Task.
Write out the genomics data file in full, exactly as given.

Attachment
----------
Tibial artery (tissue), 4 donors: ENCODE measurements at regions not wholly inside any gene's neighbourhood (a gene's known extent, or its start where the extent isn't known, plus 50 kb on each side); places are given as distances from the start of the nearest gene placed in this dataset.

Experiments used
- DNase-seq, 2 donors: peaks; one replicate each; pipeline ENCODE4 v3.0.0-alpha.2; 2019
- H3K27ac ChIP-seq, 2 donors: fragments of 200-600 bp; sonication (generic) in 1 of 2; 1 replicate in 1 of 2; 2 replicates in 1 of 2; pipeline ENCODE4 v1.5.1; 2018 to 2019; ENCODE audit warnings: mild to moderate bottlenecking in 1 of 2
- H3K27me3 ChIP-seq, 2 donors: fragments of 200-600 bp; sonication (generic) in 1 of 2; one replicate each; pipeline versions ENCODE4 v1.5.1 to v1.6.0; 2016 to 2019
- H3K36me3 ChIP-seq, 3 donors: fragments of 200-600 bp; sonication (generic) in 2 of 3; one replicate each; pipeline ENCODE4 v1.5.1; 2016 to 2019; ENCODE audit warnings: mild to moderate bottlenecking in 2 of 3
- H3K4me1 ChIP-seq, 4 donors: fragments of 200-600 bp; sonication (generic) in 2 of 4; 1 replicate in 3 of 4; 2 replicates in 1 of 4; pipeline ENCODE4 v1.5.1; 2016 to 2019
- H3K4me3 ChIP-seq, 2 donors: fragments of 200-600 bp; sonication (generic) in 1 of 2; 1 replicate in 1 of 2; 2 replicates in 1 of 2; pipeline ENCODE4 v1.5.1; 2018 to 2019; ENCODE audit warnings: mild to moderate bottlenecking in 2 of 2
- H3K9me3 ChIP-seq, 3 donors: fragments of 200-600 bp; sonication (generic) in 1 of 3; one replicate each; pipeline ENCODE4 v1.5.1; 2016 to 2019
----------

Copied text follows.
Tibial artery (tissue), 4 donors: ENCODE measurements at regions not wholly inside any gene's neighbourhood (a gene's known extent, or its start where the extent isn't known, plus 50 kb on each side); places are given as distances from the start of the nearest gene placed in this dataset.

Experiments used
- DNase-seq, 2 donors: peaks; one replicate each; pipeline ENCODE4 v3.0.0-alpha.2; 2019
- H3K27ac ChIP-seq, 2 donors: fragments of 200-600 bp; sonication (generic) in 1 of 2; 1 replicate in 1 of 2; 2 replicates in 1 of 2; pipeline ENCODE4 v1.5.1; 2018 to 2019; ENCODE audit warnings: mild to moderate bottlenecking in 1 of 2
- H3K27me3 ChIP-seq, 2 donors: fragments of 200-600 bp; sonication (generic) in 1 of 2; one replicate each; pipeline versions ENCODE4 v1.5.1 to v1.6.0; 2016 to 2019
- H3K36me3 ChIP-seq, 3 donors: fragments of 200-600 bp; sonication (generic) in 2 of 3; one replicate each; pipeline ENCODE4 v1.5.1; 2016 to 2019; ENCODE audit warnings: mild to moderate bottlenecking in 2 of 3
- H3K4me1 ChIP-seq, 4 donors: fragments of 200-600 bp; sonication (generic) in 2 of 4; 1 replicate in 3 of 4; 2 replicates in 1 of 4; pipeline ENCODE4 v1.5.1; 2016 to 2019
- H3K4me3 ChIP-seq, 2 donors: fragments of 200-600 bp; sonication (generic) in 1 of 2; 1 replicate in 1 of 2; 2 replicates in 1 of 2; pipeline ENCODE4 v1.5.1; 2018 to 2019; ENCODE audit warnings: mild to moderate bottlenecking in 2 of 2
- H3K9me3 ChIP-seq, 3 donors: fragments of 200-600 bp; sonication (generic) in 1 of 3; one replicate each; pipeline ENCODE4 v1.5.1; 2016 to 2019